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U.S. Department of State

Great Seal Secretary of State Madeleine K. Albright
Remarks Aboard the USS WASP
Lisbon, Portugal, March 2, 2000
As released by the Office of the Spokesman
U.S. Department of State
Blue Line

Admiral Ellis, Ambassador McGowan, Susan Brophy McGowan, Foreign Minister Gama, excellencies of the diplomatic corps, distinguished leaders of Portugal, I am delighted to be back in Lisbon and pleased that the United States could serve as a host for this gathering.

Captain Story and Commodore Read, I want to begin by thanking you and all the officers and crew of the USS WASP. You have given us a priceless opportunity to visit your amazing ship, and to do so in the very best of company.

I thank you for your hospitality this evening and want to express my appreciation, as well, to Portuguese diplomatic and defense officials for their help in bringing the USS WASP to this safe harbor.

Tonight is a night for celebrating. For America and Portugal are both formal Allies and longtime friends. From New Bedford to the Azores to Lisbon, our ships sail, our children swim, and our people fish in the same Atlantic waters.

Every year, more of our citizens visit each other, do business with each other and attend each other's universities.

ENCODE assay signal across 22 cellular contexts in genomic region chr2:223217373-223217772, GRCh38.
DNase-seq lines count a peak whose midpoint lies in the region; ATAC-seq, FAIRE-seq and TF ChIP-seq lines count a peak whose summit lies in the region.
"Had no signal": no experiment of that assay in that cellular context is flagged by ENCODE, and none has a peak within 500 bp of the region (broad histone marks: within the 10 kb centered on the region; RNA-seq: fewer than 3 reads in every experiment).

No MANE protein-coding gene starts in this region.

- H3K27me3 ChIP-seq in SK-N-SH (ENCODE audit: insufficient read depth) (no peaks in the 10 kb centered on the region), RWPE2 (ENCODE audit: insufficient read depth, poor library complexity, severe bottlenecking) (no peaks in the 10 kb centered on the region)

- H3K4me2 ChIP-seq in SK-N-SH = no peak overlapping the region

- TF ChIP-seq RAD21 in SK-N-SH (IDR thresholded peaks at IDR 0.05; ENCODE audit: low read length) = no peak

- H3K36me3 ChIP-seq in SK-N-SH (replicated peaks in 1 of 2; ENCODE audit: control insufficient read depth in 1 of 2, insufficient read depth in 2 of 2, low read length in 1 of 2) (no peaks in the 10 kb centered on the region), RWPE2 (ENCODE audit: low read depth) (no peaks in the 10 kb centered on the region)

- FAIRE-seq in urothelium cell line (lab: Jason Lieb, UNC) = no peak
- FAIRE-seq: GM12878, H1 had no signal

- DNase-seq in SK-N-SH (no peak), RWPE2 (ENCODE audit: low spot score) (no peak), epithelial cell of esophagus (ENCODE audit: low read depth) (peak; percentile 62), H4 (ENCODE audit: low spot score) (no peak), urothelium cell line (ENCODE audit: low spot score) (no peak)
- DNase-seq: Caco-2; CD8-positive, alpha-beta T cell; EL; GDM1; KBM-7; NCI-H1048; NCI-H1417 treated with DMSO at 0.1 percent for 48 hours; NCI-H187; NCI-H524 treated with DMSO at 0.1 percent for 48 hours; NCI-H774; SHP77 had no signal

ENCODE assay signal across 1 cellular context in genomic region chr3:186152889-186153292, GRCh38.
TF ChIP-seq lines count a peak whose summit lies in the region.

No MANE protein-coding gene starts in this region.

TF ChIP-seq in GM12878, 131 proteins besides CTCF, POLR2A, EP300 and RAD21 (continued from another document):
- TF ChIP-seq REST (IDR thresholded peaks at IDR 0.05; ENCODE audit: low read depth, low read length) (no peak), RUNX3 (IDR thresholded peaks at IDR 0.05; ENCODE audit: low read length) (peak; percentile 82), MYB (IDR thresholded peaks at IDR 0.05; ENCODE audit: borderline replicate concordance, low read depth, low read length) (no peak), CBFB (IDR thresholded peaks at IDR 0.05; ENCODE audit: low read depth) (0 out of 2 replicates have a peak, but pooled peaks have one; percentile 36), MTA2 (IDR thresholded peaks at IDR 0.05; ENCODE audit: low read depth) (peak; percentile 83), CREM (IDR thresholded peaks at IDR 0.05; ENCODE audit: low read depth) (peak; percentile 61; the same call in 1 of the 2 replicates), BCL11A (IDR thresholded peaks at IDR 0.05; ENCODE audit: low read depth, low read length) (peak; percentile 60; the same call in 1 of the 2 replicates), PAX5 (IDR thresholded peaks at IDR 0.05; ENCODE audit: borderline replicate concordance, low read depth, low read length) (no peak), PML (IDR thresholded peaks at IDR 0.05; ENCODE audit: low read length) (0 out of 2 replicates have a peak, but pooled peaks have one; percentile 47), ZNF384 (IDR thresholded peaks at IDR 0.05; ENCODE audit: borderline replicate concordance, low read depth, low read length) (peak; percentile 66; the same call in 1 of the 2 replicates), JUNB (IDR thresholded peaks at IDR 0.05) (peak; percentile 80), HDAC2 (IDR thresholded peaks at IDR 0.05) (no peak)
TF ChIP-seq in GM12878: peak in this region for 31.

And the names sound like music -- Viera and Medeiros, Pereira and Ramos -- dominate phone books not only here, but also in cities in Massachusetts, Rhode Island, New Jersey, California and all across America.

The United States is in your debt, for without doubt, our culture would be less rich without Portuguese influence; our economy less prosperous; and our communities less strong.

Ambassador McGowan tells me that even one of America's great actors, Tom Hanks, is Portuguese on his mother's side, which is obviously why he is so talented and handsome.

The friendship we celebrate tonight is of longstanding. Portugal was the first neutral country to recognize American independence after the Revolutionary War, a fact I will be sure to mention to British Foreign Secretary Cook the next time I see him.

In recent decades, our relationship has developed new and deeper dimensions. For half a century, we have been NATO Allies. And as our presence on this magnificent vessel attests, we take that status seriously on both sides.

More than a thousand military personnel are stationed at the strategically vital Lajes Air Base in the Azores. The spirit of cooperation there is so strong that our operation was designated last year as one of the finest of its kind in the world.

It is good that we work together militarily. It is better that we are Allies in the right cause, which is the defense of freedom and law.

The Portuguese people may be proud that a quarter century ago, when military dictators held sway over much of the world, the Carnation Revolution sparked a wave of democratic change. That wave has not yet crested, and we must see that it never does.